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The association between NSAID use and colorectal cancer mortality: results from the women's health initiative.

  • Author(s): Coghill, Anna E;
  • Phipps, Amanda I;
  • Bavry, Anthony A;
  • Wactawski-Wende, Jean;
  • Lane, Dorothy S;
  • LaCroix, Andrea;
  • Newcomb, Polly A
  • et al.

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Randomized trial evidence shows that nonsteroidal anti-inflammatory drug (NSAID) use, particularly long-term use, reduces the incidence of colorectal neoplasia. Recent data also suggests an inverse association between NSAID use and death due to colorectal cancer (CRC).


We examined the association between NSAID use and CRC mortality among 160,143 postmenopausal women enrolled in the Women's Health Initiative. Women provided details on medication use at baseline and three years after enrollment. Reported CRC cases were locally confirmed and centrally adjudicated; cause of death was determined according to centralized medical record and death certificate review. Cox regression was used to investigate the association between NSAID use and CRC mortality.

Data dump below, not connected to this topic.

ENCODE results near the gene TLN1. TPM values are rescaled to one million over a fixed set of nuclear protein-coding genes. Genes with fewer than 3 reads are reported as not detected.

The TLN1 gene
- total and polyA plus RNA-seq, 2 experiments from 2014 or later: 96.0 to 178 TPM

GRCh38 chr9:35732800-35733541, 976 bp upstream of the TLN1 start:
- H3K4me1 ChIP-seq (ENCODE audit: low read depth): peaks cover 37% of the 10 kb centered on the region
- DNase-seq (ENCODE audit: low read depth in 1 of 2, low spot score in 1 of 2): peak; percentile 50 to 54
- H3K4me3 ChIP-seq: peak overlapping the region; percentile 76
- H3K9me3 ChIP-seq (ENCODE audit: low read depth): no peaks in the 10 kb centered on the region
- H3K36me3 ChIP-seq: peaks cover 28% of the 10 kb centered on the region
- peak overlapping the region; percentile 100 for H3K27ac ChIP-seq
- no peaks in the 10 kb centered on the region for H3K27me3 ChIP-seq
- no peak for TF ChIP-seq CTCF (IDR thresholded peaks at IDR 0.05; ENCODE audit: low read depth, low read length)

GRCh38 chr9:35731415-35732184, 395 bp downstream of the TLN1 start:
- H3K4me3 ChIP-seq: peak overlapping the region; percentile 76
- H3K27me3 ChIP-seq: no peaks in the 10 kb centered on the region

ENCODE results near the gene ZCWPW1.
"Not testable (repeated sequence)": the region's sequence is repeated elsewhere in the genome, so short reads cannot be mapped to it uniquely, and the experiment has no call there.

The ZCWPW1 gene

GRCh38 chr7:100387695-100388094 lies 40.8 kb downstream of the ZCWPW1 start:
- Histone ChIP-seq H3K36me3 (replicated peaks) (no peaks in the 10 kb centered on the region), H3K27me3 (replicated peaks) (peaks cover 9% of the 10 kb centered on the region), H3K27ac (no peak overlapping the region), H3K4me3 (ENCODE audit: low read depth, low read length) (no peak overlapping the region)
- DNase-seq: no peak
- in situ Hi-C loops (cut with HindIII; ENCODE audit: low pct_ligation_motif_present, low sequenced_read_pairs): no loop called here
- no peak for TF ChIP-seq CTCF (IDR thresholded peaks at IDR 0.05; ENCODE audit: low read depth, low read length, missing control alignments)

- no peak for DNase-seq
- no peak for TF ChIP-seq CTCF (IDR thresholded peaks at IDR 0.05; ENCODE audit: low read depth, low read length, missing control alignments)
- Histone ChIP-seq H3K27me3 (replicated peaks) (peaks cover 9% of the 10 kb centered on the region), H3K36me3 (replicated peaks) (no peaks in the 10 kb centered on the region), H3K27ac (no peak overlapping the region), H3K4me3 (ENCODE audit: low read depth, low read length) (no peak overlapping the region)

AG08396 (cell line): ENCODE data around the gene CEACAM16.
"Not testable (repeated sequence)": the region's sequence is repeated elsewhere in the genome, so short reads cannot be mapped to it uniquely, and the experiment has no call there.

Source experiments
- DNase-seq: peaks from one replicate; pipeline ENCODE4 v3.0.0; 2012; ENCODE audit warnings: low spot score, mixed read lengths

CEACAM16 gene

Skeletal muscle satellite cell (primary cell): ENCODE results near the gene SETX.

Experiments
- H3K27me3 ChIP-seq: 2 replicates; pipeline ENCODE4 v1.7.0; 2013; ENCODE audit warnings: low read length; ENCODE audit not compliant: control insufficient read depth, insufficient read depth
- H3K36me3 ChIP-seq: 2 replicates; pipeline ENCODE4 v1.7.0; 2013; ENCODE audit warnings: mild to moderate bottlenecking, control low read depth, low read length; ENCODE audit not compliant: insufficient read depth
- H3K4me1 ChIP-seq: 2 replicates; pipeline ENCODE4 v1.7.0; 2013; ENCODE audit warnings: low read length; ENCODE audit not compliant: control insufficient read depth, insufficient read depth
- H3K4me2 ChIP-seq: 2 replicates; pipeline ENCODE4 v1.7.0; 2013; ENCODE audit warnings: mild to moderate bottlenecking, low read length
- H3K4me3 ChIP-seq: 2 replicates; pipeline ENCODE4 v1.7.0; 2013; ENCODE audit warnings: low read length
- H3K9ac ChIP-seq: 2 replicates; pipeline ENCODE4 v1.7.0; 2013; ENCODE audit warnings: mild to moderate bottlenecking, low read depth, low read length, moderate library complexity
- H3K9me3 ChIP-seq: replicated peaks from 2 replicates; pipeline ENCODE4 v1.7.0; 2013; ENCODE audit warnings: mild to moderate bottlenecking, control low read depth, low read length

Overall, NSAID use at baseline was not associated with CRC mortality [HR: 0.93; 95% confidence interval (CI) 0.76, 1.14]. However, women who reported NSAID use at both baseline and year 3 experienced reductions in CRC mortality (HR: 0.72; 95% CI 0.54, 0.95) compared with nonusers.


Results suggest that NSAID use is associated with lower CRC mortality among postmenopausal women who use these medications more consistently over time. impact: Our results support prolonged NSAID use in postmenopausal women for the prevention of poor CRC outcomes.

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